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Economic Ideas for a Complex Climate Policy Regime


  • Burtraw, Dallas

    () (Resources for the Future)

  • Woerman, Matt

    () (Resources for the Future)


The parsimony of economic theory provides general insights into an otherwise complex world. However, the most straightforward organizing principles from theory have not often taken hold in environmental policy or in the decentralized climate policy regime that is unfolding. One reason is inadequate recognition of a variety of institutions. This paper addresses three ways the standard model may inadequately anticipate the role of institutions in the actual implementation of climate policy, with a US focus: multilayered authority across jurisdictions, the impressionistic rather than deterministic influence of prices through subsidiary jurisdictions, and the complementary role of prices and regulation in this context. The economic approach is built on the premise that incentives affect behavior. We suggest an important pathway of influence for economic theory is to infuse incentive-based thinking into the conventional regulatory framework. In a complex policy regime, incentives can be shaped by shadow prices as well as market prices.

Suggested Citation

  • Burtraw, Dallas & Woerman, Matt, 2013. "Economic Ideas for a Complex Climate Policy Regime," Discussion Papers dp-13-03-rev, Resources For the Future.
  • Handle: RePEc:rff:dpaper:dp-13-03-rev

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    References listed on IDEAS

    1. repec:wsi:ccexxx:v:03:y:2012:i:04:n:s2010007812500182 is not listed on IDEAS
    2. Pablo Río & Xavier Labandeira, 2009. "Barriers to the introduction of market-based instruments in climate policies: an integrated theoretical framework," Environmental Economics and Policy Studies, Springer;Society for Environmental Economics and Policy Studies - SEEPS, vol. 10(1), pages 41-68, March.
    3. Jonathan Levine & Aseem Inam, 2004. "The Market for Transportation-Land Use Integration: Do Developers Want Smarter Growth than Regulations Allow?," Transportation, Springer, vol. 31(4), pages 409-427, November.
    4. Suzi Kerr & Richard G. Newell, 2003. "Policy-Induced Technology Adoption: Evidence from the U.S. Lead Phasedown," Journal of Industrial Economics, Wiley Blackwell, vol. 51(3), pages 317-343, September.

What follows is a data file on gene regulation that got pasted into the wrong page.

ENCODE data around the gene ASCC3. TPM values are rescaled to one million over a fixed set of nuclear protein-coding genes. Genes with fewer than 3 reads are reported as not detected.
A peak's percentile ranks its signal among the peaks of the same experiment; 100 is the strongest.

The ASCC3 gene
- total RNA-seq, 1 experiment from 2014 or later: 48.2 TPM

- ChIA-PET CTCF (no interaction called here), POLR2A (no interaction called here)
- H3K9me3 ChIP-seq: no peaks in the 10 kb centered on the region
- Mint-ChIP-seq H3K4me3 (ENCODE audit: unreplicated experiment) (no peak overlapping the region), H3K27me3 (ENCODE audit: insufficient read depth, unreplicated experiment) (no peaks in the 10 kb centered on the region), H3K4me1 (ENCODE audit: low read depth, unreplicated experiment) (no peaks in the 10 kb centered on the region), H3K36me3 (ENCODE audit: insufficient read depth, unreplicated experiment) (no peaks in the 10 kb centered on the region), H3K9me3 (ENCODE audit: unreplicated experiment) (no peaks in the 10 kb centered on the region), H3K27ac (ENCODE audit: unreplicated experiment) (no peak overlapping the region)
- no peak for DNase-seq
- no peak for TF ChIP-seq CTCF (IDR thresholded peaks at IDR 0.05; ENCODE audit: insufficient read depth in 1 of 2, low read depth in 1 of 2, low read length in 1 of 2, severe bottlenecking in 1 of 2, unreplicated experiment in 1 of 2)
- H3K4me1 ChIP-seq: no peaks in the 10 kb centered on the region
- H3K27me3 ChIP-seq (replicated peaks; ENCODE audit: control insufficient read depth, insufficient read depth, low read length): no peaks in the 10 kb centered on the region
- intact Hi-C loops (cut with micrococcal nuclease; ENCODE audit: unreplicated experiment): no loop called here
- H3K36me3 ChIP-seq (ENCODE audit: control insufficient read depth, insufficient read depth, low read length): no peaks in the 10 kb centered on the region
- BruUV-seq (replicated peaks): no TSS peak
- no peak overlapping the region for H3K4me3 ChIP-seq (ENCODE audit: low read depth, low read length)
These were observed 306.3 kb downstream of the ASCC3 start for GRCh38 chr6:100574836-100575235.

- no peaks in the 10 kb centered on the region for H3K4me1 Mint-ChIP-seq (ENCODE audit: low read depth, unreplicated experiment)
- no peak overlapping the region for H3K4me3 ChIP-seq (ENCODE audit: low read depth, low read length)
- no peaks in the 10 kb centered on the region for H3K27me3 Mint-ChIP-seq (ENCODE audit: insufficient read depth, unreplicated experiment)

5. Burtraw, Dallas & Palmer, Karen & Kahn, Danny, 2010. "A symmetric safety valve," Energy Policy, Elsevier, vol. 38(9), pages 4921-4932, September.
    6. Nelson, Randy A & Tietenberg, Tom & Donihue, Michael R, 1993. "Differential Environmental Regulation: Effects on Electric Utility Capital Turnover and Emissions," The Review of Economics and Statistics, MIT Press, vol. 75(2), pages 368-373, May.
    7. Cameron Hepburn, 2010. "Environmental policy, government, and the market," Oxford Review of Economic Policy, Oxford University Press, vol. 26(4), pages 734-734, Winter.
    8. Williams, Roberton C., 2012. "Growing state–federal conflicts in environmental policy: The role of market-based regulation," Journal of Public Economics, Elsevier, vol. 96(11), pages 1092-1099.
    9. William M. Shobe & Dallas Burtraw, 2012. "Rethinking Environmental Federalism In A Warming World," Climate Change Economics (CCE), World Scientific Publishing Co. Pte. Ltd., vol. 3(04), pages 1-33.
    10. Burtraw, Dallas & Woerman, Matt & Paul, Anthony, 2012. "Retail electricity price savings from compliance flexibility in GHG standards for stationary sources," Energy Policy, Elsevier, vol. 42(C), pages 67-77.
    11. Salant, Stephen W & Henderson, Dale W, 1978. "Market Anticipations of Government Policies and the Price of Gold," Journal of Political Economy, University of Chicago Press, vol. 86(4), pages 627-648, August.